Urgent warning for pet owners to be wary of a peak in dangerous mushrooms and mushrooms growing during heavy rainfall
- Recent wet weather has caused a peak in the growth of dangerous fungi
- Veterinarians have warned that it is very difficult to save a dog after eating a mushroom
- Puppies are most at risk of being killed by mushrooms because of their nature
Pet owners have been warned to be wary of poisonous mushrooms and mushrooms during heavy rainfall.
The recent wet weather has caused a peak in fungal growth, putting dogs at risk.
Lucky Paws Dog Rescue from Queensland has shared a warning for pet owners via social media.
Pet owners have been warned to be wary of poisonous mushrooms and mushrooms during heavy rainfall
“Today I witnessed a very distraught young mother at a veterinary clinic who was carrying her six-month-old golden retriever puppy who had just died,” the post read.
“According to the vet nurse, the mother had her puppy go to the toilet and went to look, only to find him with a mushroom / mushroom in his mouth.
“She didn’t take any risks and hurried him to the vets (20 minutes), but unfortunately it was too late.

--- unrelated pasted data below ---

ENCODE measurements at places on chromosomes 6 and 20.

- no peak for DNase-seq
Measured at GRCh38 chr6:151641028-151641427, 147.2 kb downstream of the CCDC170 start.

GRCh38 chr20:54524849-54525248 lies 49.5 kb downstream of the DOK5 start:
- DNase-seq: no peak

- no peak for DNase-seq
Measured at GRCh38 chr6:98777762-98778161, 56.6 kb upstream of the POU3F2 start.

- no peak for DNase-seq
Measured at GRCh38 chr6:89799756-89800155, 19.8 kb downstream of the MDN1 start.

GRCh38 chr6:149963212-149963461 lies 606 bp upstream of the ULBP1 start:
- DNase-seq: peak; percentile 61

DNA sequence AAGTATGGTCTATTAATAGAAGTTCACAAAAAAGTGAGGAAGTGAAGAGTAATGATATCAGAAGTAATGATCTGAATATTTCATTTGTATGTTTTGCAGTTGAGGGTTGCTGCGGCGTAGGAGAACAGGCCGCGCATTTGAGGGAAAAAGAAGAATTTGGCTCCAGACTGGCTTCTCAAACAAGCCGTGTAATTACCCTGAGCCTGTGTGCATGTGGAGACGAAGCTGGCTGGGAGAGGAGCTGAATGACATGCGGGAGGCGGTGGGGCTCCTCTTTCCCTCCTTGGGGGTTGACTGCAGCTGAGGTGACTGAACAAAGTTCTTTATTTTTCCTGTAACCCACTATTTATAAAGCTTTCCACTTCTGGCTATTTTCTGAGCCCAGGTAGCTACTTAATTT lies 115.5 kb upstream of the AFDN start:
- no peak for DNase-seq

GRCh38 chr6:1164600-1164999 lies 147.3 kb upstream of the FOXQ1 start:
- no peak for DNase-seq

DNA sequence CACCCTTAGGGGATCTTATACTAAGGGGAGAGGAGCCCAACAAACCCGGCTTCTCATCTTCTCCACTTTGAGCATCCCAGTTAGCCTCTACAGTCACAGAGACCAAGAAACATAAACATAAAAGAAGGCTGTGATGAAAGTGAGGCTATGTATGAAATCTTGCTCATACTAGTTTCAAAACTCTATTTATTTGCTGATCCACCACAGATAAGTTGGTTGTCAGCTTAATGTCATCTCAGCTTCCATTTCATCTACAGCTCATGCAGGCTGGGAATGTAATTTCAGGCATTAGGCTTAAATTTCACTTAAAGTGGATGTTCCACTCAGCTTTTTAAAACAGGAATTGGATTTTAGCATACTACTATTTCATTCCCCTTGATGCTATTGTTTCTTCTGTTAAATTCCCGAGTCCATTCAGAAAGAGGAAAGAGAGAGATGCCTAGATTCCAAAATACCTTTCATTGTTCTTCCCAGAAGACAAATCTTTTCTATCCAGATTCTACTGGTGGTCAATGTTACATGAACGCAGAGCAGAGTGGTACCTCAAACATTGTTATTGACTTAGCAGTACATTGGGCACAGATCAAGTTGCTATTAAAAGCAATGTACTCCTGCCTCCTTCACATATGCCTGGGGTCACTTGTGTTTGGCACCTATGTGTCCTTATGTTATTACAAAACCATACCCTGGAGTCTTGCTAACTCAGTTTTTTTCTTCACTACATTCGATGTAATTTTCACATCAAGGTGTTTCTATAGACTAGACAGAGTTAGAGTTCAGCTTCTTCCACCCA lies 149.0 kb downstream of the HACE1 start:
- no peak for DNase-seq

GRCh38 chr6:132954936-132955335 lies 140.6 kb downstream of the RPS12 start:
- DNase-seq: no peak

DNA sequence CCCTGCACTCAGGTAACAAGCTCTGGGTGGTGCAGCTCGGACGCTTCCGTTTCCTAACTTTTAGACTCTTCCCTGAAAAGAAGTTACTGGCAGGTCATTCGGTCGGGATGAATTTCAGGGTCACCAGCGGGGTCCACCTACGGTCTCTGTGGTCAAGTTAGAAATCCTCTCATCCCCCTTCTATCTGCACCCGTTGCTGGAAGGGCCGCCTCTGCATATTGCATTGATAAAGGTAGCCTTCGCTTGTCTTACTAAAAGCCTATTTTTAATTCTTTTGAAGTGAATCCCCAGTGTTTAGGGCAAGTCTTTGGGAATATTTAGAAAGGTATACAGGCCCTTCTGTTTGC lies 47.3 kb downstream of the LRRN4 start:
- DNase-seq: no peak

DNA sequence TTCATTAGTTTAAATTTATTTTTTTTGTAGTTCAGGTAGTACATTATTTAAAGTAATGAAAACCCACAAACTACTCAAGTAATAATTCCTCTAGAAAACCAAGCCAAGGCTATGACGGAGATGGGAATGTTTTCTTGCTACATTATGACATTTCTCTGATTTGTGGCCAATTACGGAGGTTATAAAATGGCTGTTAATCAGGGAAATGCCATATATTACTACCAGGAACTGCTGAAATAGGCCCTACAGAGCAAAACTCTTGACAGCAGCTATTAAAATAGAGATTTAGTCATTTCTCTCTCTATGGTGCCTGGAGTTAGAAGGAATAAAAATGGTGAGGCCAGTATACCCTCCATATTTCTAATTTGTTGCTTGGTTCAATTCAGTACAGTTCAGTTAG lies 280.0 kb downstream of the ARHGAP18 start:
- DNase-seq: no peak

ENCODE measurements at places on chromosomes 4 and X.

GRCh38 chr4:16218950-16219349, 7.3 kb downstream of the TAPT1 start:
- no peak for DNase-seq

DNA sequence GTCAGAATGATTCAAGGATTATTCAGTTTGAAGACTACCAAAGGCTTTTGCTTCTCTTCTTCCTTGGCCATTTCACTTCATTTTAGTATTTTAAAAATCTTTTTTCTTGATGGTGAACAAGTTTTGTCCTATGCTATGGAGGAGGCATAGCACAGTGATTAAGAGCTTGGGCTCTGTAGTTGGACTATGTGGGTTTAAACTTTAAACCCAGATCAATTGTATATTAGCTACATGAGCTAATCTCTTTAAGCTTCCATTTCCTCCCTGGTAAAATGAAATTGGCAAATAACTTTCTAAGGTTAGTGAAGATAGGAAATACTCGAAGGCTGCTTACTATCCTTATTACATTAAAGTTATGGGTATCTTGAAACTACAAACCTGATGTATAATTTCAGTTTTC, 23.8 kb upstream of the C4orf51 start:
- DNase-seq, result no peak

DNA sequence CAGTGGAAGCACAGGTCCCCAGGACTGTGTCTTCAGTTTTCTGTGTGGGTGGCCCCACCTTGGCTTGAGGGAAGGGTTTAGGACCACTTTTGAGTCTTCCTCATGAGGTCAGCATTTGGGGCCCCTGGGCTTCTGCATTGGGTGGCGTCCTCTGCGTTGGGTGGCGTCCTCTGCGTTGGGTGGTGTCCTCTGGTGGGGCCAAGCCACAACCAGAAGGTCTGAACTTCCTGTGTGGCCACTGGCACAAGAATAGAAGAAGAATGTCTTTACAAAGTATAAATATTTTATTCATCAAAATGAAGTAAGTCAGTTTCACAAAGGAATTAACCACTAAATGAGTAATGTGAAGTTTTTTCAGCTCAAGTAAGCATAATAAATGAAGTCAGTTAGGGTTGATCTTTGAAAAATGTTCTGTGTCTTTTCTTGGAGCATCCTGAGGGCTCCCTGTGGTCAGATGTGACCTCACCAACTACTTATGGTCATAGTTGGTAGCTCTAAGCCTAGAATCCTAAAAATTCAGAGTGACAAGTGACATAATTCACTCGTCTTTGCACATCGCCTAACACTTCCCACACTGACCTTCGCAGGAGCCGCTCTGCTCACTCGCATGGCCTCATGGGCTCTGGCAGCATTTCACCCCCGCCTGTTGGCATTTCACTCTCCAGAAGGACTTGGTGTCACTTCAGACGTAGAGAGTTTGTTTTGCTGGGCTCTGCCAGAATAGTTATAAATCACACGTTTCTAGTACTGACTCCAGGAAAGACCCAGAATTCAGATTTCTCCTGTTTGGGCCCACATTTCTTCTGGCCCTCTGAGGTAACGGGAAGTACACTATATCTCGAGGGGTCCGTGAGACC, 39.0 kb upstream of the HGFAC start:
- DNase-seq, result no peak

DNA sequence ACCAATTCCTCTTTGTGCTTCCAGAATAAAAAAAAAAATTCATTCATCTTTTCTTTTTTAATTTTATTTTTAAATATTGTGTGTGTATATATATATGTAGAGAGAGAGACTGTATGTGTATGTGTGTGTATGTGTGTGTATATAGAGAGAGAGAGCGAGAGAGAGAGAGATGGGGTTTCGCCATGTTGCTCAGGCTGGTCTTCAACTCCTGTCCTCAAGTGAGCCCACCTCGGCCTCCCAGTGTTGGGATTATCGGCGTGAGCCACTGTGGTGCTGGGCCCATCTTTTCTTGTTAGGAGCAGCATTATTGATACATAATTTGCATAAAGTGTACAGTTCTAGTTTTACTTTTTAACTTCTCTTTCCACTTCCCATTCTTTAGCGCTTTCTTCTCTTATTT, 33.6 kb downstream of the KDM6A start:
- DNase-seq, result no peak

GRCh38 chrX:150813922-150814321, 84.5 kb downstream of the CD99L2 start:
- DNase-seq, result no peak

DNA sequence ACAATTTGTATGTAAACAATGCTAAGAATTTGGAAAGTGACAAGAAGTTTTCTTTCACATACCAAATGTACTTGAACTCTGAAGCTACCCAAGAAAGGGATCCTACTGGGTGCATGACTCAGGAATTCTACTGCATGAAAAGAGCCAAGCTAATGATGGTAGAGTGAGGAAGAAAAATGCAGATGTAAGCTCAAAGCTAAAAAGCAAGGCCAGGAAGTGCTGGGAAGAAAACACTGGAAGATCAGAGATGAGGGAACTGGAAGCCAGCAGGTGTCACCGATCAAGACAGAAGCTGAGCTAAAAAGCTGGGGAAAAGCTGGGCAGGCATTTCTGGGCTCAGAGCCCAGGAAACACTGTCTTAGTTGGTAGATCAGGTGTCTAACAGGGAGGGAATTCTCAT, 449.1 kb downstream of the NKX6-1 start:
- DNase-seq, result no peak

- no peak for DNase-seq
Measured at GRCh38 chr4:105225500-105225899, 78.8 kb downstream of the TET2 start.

“These fungi can appear before your eyes, given the circumstances … please share … how poisonous mushrooms can be.”
Stinkhorn fungi can kill small dogs and attract animals because of the intense smell of decaying meat.
Stinkhorn fungi (photo) can kill small dogs and attract animals because of the intense smell of decaying meat
Death cap mushrooms can also kill.
Rachel Allavena, deputy chief of veterinary medicine at the University of Queensland, said that dog owners should be vigilant to prevent their pets from eating mushrooms.
“If an animal eats a toxic dose, it’s really, really, very difficult to save them, even in veterinary care,” she said 7 News.
‘Puppies and kittens end up in things much more often than adult dogs and cats. They really like to chew. They have that exploratory behavior. ”
Death cap mushrooms (photo) can also kill pets